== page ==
Sparta battles back from extensive storm damage - KWWL - Eastern Iowa Breaking News, Weather, Closings

Sparta battles back from extensive storm damage

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Photo by Tracy Klimek/New Jersey Herald The press box and bleachers at Sparta High School, damaged by Sandy, were replaced as of Sept. 21 for $477,009. Photo by Tracy Klimek/New Jersey Herald The press box and bleachers at Sparta High School, damaged by Sandy, were replaced as of Sept. 21 for $477,009.
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By JESSICA MASULLI REYES

jmasulli@njherald.com

SPARTA — Traveling through Sparta the day after Hurricane Sandy was like going through a maze. Each way you turned, there were downed trees and power lines, causing most of the township to be gridlocked and in the dark.

The power outages forced schools to close and canceled Halloween festivities; about 15 families were displaced from their damaged homes, and at the height 30 roads were closed.

A year later, the township has returned to normal. The giant debris pile at the Department of Public Works has been cleared, the displaced residents are back home, and the damaged press box at Cassels Field was replaced in time for football season.

From the storm, Sparta has also gained valuable lessons. Councilwoman Christine Quinn, who has headed up the Sparta Township Emergency Preparedness (STEP) initiative with Police Chief Ernest Reigstad, said the township has taken several steps since the hurricane to be

more prepared in time for October.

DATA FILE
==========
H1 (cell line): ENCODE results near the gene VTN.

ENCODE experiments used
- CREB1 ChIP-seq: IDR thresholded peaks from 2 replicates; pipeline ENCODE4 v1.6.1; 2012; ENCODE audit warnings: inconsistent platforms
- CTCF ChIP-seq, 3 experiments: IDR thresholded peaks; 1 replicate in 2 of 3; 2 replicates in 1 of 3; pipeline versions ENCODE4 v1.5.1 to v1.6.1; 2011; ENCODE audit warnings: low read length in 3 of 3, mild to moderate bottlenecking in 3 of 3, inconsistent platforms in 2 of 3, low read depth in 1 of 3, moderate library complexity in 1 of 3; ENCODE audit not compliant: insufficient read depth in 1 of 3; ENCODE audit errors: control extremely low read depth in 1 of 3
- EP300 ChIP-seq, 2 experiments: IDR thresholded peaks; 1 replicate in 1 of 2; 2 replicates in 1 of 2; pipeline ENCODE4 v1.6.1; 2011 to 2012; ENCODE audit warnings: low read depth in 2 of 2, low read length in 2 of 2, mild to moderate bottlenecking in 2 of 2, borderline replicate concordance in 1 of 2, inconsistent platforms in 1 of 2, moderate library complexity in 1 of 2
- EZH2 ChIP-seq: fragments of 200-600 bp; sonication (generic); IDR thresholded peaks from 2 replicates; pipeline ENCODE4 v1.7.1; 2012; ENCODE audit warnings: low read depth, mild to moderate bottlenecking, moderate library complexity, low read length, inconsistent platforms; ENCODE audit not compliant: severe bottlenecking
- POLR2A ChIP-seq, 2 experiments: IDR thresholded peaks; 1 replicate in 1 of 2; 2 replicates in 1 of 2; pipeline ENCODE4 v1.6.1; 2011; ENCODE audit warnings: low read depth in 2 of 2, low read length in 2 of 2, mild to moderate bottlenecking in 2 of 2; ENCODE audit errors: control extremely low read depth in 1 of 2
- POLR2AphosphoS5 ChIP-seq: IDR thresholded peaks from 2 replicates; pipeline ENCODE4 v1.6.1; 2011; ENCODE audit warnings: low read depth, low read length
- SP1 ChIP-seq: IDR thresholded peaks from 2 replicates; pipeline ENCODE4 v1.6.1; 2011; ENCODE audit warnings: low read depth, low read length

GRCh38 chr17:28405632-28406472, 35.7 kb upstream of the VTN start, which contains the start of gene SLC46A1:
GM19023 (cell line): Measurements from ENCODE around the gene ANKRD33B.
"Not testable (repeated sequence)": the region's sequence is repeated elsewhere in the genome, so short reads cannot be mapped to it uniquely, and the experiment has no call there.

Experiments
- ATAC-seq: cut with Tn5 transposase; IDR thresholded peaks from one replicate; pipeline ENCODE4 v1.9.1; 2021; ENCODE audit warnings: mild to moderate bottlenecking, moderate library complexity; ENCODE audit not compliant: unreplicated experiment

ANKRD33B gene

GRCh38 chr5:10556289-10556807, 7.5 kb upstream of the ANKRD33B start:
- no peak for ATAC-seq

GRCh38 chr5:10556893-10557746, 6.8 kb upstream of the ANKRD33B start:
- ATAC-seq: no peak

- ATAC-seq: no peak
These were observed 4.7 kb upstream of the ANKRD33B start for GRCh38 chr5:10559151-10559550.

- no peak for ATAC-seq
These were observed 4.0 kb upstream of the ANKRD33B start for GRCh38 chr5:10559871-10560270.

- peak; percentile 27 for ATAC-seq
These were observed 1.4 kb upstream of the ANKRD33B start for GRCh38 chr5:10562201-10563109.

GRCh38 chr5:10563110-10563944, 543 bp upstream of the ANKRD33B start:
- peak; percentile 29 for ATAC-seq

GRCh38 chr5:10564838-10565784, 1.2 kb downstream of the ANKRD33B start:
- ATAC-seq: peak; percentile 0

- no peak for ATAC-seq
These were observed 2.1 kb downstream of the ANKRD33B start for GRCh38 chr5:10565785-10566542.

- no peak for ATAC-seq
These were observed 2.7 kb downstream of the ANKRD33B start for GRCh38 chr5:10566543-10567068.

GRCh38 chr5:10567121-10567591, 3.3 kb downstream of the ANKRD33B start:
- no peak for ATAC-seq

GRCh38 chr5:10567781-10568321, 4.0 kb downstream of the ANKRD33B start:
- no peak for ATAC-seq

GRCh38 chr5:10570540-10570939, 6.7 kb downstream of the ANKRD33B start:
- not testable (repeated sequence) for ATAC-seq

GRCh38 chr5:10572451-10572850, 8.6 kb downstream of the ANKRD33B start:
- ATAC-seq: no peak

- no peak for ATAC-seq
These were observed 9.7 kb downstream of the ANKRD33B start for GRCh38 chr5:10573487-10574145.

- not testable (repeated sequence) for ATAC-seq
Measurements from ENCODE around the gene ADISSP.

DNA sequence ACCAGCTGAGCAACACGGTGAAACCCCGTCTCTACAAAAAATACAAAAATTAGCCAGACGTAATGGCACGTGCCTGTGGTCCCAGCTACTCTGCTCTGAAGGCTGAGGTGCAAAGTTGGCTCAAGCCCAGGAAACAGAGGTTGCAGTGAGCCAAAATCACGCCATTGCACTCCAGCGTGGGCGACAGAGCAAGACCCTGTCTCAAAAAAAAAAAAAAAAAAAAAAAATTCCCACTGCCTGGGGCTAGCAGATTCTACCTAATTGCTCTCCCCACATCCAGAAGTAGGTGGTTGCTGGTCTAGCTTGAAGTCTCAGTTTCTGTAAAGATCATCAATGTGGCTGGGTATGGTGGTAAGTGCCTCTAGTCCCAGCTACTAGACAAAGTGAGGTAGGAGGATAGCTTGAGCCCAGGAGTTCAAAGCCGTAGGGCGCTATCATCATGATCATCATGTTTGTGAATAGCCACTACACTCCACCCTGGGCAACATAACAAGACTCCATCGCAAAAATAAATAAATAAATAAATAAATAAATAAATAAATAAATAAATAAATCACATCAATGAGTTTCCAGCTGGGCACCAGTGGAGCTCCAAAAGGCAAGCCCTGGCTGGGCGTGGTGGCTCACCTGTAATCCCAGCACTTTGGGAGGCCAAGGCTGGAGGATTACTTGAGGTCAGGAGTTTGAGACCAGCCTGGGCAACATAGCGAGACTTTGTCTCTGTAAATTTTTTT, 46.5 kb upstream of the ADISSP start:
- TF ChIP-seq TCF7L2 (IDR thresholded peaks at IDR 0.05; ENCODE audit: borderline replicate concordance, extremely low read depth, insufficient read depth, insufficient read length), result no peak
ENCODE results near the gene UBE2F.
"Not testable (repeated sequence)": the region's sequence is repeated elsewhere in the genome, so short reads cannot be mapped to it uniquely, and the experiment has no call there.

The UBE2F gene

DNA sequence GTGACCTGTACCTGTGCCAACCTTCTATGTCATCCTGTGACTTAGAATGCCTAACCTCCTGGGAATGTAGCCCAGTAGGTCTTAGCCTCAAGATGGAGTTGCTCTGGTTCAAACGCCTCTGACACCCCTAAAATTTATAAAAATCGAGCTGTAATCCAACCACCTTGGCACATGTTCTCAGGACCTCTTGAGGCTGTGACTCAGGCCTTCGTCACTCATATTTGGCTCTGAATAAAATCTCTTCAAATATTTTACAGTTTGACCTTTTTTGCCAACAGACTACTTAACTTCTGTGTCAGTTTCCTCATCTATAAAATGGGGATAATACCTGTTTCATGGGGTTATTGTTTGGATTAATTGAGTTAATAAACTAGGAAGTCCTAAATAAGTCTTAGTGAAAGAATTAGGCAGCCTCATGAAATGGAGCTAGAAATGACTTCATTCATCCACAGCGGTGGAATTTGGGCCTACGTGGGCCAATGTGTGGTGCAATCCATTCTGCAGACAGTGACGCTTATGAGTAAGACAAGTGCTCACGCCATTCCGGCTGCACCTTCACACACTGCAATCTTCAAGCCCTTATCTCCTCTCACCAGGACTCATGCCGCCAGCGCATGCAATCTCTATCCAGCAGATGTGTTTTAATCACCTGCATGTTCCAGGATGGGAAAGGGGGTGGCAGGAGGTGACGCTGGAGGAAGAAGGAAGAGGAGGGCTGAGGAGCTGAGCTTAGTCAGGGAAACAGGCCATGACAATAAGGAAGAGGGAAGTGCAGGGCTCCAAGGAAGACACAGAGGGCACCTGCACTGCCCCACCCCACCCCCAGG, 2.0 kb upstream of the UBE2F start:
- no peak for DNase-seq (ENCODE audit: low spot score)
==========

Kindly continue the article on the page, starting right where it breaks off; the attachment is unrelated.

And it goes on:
“We always get nervous in October,” she said. “We have seen that October the past few years has consistently been bad.”

While much of that preparedness work has not been needed yet this October, it is in place to ensure that if and when the next storm hits, the township will run smoother.

“The one thing Sandy gave us was a big wake-up call,” Quinn said.

Getting ready now

In January, the emergency preparedness initiative began by establishing a steering committee to oversee the Public Safety Committee and the Community Emergency Response Team (CERT).

“It’s not a good time to plan your emergency evacuation route while your house is burning down,” Quinn said. “You need to know the plan before the fire starts. That is the crux of how this whole thing came about.”

CERT is a corps of citizen volunteers who are capable of providing critical assistance and backup support in the event of a major disaster. It is partially funded by federal money.

“The idea of it is to have them take up tasks so that you can free up the police, firefighters and emergency personnel,” Reigstad said, adding that these individuals are trained in doing an initial “windshield damage assessment” after a storm to let the Federal Emergency Management Agency know what funds and help are needed.

During Hurricane Sandy, Hopatcong was the only municipality, along with the county CERT team, to have a team in place. Quinn, seeing the value of the team, brought the idea to the Sparta Township Council in January.

As of this fall, Sparta’s CERT has trained 15 members who have completed 22 hours of training. Alex Kloian was named the township’s coordinator. Anyone interested in applying to become a member can visit spartanj.org and click the Sparta Township Emergency Preparedness link.

“When you have an emergency there is always people who want to help,” Reigstad said. “But we want help in an organized manner. We want them to help without becoming victims themselves.”